It’s something people consume on a daily basis. An essential part of any working ecosystem, life would not survive without it. Water plays a vital role in their lives.
On campus we have many options to fill our water fix. There are bottles for sale all over the Las Positas campus. Or, if you like free water, there are fountains. Attached to certain ones, there are eco friendly water bottle refill stations.
The filtered refill stations were installed as part of a green initiative on campus. The same bond money that was used to construct the new building paid for the new additions to the water fountains.
“Before the stations were installed, everybody was drinking out of the plastic bottles,” said LPC chemistry professor Mike Ansell. “Some of the bottles ended up in the recycling, but most ended up in the trash. They were piled up and more were thrown on the top of the pile.”
Bottled water may not be the best thing to drink. Zone 7, the local water agency, said on their website that the standards they are held to for local drinking water are much more stringent than those for bottled water.
“The Environmental Protection Agency strictly regulates all public water under the Safe Drinking Water Act, while the Food and Drug Administration oversees the bottled water industry with less stringent regulations. In many cases, bottled water is actually filtered tap water.”
These stations are filtered. They don’t refill the bottles with purified water, but with double filtered water.
Purified water, unlike filtered, has little to no flavor. With every impurity taken out, the water is completely cleansed of anything that isn’t hydrogen and oxygen.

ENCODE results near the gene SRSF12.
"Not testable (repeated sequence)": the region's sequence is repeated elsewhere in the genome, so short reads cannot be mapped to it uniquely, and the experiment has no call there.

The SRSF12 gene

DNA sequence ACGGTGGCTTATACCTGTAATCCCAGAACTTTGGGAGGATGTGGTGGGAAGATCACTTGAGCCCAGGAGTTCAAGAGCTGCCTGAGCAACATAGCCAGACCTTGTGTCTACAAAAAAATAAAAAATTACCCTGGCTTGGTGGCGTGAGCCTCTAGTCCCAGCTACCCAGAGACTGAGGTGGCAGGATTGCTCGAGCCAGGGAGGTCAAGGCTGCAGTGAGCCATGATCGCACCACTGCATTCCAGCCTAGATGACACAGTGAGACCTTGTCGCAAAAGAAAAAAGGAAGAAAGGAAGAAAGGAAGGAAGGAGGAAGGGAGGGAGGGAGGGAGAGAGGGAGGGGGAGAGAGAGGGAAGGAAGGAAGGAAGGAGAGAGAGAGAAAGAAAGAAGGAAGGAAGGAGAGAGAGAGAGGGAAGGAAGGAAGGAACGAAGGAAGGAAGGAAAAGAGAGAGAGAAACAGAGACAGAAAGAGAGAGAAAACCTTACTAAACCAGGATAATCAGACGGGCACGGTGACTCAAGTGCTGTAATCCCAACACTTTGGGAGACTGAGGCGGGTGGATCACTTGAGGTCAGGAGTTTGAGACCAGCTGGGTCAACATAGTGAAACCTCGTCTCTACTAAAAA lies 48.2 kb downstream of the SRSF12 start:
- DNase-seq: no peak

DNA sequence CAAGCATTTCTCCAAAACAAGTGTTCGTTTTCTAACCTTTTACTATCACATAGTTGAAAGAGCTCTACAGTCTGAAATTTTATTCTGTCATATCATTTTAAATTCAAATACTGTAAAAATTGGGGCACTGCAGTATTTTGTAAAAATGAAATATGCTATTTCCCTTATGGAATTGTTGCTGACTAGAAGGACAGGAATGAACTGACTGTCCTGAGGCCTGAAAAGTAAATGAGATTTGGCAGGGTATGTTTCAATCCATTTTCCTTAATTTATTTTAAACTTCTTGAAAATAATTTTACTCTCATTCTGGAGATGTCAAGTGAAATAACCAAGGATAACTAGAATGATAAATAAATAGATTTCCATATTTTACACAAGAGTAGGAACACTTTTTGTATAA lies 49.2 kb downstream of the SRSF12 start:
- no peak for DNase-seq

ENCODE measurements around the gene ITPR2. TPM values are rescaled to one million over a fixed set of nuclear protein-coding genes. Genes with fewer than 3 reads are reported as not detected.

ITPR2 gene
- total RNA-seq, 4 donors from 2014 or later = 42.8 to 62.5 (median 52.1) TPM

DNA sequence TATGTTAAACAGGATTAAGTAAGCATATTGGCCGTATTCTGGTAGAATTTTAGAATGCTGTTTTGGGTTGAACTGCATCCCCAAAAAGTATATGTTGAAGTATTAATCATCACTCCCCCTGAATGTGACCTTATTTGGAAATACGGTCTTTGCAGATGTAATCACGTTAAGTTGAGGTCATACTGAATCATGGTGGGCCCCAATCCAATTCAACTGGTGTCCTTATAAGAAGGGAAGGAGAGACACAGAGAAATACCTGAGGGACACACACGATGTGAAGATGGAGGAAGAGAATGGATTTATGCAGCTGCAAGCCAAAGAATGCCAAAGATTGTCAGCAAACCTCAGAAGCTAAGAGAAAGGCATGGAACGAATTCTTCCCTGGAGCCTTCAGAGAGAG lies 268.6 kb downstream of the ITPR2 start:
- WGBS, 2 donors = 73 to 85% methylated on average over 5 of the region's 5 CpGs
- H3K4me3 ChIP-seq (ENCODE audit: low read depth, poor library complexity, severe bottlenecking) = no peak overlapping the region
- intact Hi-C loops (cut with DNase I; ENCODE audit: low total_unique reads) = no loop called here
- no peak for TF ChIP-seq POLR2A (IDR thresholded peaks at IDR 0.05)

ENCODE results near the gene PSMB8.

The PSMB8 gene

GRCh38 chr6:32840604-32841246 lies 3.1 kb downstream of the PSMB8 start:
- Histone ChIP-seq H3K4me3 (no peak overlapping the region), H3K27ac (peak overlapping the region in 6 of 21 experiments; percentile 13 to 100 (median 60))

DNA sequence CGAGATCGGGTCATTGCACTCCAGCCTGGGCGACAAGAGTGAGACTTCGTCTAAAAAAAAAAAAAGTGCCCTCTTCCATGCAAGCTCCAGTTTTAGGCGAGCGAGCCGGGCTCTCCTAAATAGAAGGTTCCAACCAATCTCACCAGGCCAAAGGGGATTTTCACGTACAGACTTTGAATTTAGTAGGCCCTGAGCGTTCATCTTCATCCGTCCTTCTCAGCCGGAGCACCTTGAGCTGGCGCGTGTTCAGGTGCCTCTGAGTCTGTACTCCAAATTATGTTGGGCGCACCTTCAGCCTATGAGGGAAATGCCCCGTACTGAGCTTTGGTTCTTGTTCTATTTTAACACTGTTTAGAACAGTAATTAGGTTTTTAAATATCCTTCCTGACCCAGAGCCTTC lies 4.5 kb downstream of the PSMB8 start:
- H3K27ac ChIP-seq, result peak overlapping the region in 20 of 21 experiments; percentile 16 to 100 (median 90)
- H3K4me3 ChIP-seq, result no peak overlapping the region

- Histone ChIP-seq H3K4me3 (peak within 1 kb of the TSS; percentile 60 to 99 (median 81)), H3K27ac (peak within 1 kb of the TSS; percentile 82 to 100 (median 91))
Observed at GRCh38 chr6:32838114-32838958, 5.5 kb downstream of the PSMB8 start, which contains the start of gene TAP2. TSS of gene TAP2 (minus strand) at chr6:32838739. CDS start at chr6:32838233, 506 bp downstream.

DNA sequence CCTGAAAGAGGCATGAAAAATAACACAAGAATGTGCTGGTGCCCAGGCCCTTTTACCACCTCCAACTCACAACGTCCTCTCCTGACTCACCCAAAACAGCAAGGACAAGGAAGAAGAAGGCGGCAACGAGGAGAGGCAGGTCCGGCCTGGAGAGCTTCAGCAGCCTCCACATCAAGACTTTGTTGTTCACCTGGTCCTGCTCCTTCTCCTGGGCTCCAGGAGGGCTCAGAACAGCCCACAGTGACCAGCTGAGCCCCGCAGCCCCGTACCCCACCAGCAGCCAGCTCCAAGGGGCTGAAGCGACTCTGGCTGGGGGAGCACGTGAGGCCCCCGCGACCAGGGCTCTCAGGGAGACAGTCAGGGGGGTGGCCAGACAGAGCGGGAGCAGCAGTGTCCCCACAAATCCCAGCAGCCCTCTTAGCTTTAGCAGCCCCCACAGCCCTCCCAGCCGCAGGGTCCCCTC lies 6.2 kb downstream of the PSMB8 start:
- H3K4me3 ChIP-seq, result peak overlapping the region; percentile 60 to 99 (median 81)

The water from the filter station has a tiny bit of flavor as compared to that of purified water. It is considered hard, which means
it still has minerals that weren’t taken out by the system.
Starting off at the water treatment facilities for Zone 7, the local water district, the water is filtered to remove impurities. Then, when it comes through the refill station, it goes through an activated carbon system.
“The activated carbon filters out organics,” said Ansell, “if there are things like pesticides and all the non-polar items.”
In addition, there is an additional ion exchange filter, which helps take out minerals like iron and copper that cause the water
to have a bitter flavor. In addition to catching those minerals, if there is any mercury or lead that got through the system, it would catch those as well.
The water still has calcium and magnesium, but Ansell says that’s a good thing.
“The hardness comes from calcium and magnesium, and people need more of that,” said Ansell. “People seem to think it tastes better.”
With almost 80,000 bottles saved from using the refillable station, it would seem the students and faculty agree.
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